Previous SectionIndexHome Page

Mr. Berry: I thought that the right hon. and learned Gentleman was the Chancellor of the Exchequer, and not me. If his policies and those of his predecessors have been so effective in tackling unemployment, why has unemployment under the Tories not been less than the level they inherited in any single year since 1979?

Mr. Clarke: We employ a higher--[Interruption.] There have been huge changes in our labour market and those of our international competitors since 1979, and this country has prospered from these changes when compared with the rest of the western world. There are far more people in our work force now than in 1979. We have a higher proportion of our work force in employment than any other major western European economy. [Hon. Members: "That is irrelevant."] It is not irrelevant. We have a lower level of unemployment than either France or Germany. The background is that we alone of the western European economies are creating new full-time jobs. We have a background of falling unemployment.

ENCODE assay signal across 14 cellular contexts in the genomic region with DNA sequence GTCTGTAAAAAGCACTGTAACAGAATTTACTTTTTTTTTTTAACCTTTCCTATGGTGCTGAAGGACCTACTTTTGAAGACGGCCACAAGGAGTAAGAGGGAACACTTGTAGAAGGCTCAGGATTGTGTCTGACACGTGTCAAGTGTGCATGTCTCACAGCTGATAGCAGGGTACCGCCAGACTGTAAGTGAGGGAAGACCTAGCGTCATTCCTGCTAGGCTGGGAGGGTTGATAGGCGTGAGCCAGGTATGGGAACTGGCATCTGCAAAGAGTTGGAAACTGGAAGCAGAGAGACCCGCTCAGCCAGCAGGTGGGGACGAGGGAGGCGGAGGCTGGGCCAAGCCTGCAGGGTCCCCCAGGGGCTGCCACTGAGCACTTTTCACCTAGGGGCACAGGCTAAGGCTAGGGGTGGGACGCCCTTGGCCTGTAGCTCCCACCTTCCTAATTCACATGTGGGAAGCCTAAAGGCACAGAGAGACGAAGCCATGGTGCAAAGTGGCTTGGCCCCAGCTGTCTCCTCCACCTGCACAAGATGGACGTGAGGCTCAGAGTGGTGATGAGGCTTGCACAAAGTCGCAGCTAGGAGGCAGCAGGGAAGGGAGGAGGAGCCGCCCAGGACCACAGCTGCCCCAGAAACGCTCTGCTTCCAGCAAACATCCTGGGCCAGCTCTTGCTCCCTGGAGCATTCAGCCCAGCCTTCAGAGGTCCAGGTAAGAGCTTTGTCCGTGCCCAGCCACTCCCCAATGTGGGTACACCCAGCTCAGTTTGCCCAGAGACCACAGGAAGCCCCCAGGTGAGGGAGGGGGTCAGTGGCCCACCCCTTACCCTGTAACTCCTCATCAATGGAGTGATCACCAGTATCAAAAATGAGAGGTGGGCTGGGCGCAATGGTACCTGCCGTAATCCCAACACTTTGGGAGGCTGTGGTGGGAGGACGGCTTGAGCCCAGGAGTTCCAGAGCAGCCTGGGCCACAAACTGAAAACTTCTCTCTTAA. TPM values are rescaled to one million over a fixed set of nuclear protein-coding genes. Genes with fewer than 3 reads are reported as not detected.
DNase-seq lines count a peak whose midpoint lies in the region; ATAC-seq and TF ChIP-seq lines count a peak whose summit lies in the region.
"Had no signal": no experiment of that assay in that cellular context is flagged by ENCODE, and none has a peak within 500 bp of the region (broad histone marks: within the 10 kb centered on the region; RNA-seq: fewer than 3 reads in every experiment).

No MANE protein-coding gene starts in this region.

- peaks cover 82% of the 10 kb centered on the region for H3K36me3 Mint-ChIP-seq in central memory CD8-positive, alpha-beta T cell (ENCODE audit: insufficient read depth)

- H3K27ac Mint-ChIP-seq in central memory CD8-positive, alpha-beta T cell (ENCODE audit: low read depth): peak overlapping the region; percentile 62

The Labour party has no policy on the labour market except the social chapter, the minimum wage and a bit of policy about bringing back trade union recognition. Labour Members never speak about it. They give no detail about it. They would not even tell the Labour conference what figure they would put on the minimum wage. They know that the only policies they have on unemployment would drive it up, destroy jobs and put us back in our good performance compared with the rest of western Europe. That is why--

Mr. Berry: Will the Chancellor give way?

Mr. Clarke: No. It is enough. It is one consequence of the rules of the House that, when one gives way, one has the last word. I cannot keep coming back to the same point.

Mr. Berry: It is not my fault.

Mr. Clarke: It is not the hon. Gentleman's fault. It is because Labour Front-Bench Members have nothing to say on unemployment.